During time spent in Berlin visiting friends and relatives, I decided to contact the Freie ArbeiterInnen Union (FAU) – the German section of the International Workers Association (IWA), of which I am a member of its British section; the Solidarity Federation.
I met in Kreuzberg, a well-established radical area in Berlin, with comrades who have founded the English speaking sub-group initiative within FAU Berlin. This is a group specifically designed to organise workers for whom German is not a first language, and to cater to Berlin’s increasing character as an international city. To this group I gave a gift of English language propaganda paid for by North London Solidarity Federation, including two recent issues of Freedom paper – currently under threat from bankruptcy. At this, I met FAU comrades from Ireland, South Africa and Sweden, all of whom shared a commitment to the building of revolutionary unionism.
The next day I had a chance to visit the FAU office on Lottumstrasser, a ten minute walk away from where I was staying. I was immediately impressed by the tidy and professional feel of their office, which had a great number of rooms, computers, a stack of well kept archives tracing the outcomes of their decision making processes and even boxes of paints for their youth section which holds crafts sessions and other activities at the office on a regular basis. I was also impressed with Baiz, an anarchist bar situated near the FAU office, cleanly decked in red and black. When I visited it in the afternoon with a friend, I found staff playing Tom Waits whilst a few anarchists and other local radicals sat having a quiet drink, reading papers and talking.
At the FAU office I had a chance to talk to members who were there working on various activities for the union – it seems the office is often well used like this. Speaking to the local secretary and an editor for their bi-monthly paper Direct Action, the FAU Berlin section alone has tripled its membership over the last three years, now finding themselves with a vastly expanded pool of resources with which to engage in the local class struggle.
Like Solidarity Federation’s newspaper Catalyst, the FAU’s newspaper Direct Action was reorganised from being essentially an event bulletin into a professionally laid out publication, now possessing a defined and trained newspaper collective with editorial powers in order to ensure the continuing quality of its content.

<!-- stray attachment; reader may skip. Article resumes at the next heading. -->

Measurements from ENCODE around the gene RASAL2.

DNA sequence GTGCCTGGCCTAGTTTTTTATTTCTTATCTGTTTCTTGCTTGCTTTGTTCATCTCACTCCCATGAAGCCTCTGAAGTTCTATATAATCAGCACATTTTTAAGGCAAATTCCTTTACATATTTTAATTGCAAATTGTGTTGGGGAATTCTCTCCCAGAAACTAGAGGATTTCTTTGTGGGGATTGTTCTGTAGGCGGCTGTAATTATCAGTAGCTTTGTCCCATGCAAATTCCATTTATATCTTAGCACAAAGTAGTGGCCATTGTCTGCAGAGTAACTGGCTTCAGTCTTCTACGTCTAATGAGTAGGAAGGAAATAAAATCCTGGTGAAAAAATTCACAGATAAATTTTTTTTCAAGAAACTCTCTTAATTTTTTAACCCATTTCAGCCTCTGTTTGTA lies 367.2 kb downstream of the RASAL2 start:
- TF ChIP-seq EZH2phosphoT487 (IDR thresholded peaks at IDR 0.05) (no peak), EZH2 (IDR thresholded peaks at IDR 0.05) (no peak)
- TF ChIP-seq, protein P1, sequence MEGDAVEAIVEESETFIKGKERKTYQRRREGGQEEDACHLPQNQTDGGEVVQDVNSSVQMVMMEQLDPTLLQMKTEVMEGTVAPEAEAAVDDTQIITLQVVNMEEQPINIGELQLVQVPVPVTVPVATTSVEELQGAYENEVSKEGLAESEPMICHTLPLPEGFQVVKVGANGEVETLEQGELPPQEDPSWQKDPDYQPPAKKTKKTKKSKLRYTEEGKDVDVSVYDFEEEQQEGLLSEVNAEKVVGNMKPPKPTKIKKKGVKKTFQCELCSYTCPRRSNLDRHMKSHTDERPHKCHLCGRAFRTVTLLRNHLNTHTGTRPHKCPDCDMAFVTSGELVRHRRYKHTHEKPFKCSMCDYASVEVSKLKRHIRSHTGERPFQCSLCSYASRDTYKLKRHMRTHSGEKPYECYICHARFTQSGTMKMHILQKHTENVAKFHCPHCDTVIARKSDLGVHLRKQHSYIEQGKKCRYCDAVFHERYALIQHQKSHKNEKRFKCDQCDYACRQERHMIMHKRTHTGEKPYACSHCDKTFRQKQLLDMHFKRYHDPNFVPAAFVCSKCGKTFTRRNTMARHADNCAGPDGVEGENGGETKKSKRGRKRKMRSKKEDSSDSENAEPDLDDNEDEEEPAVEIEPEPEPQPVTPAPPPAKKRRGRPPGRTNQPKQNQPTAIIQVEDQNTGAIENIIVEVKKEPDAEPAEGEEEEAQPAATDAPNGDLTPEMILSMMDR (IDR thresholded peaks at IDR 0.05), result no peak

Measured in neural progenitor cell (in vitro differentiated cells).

Members of the FAU also expressed support for the concept of Solidarity Federation’s Organiser Training program as a way to share and horizontally distribute knowledge and skills throughout an organisation. Also described was how some FAU members have recently began to engage in research into labour law and have sought to arm the union with the resource of labour lawyers. This is something some see as essential for syndicalists in Germany after the famous conflict initiated by the FAU Berlin at the nearby Babylon cinema – a struggle which resulted in a court ban on the FAU’s status as a union, and ability to call itself a union. This was eventually revoked, but only after a prolonged round of international solidarity, combined with the sending of a motion to a congress of the International Labour Organisation demanding that the FAU be reinstated as a union.
The FAU have emerged stronger from that dispute, and thanks to their excellent standard of organisation and the global uptick in worker struggle produced by the economic crisis, have since established an increasing rate of growth and a determination to keep the organisation interwoven into the class as a real fighting body of militant workers.
I would finally like to advise any English speaking workers living in Germany and experiencing problems with their bosses, should get in touch with the FAU if they want to organise their workplace, fight management and win demands.
Berlin English speaking sub-group:
For the syndicalist fight,
A member of North London Solidarity Federation and Hull Solidarity Federation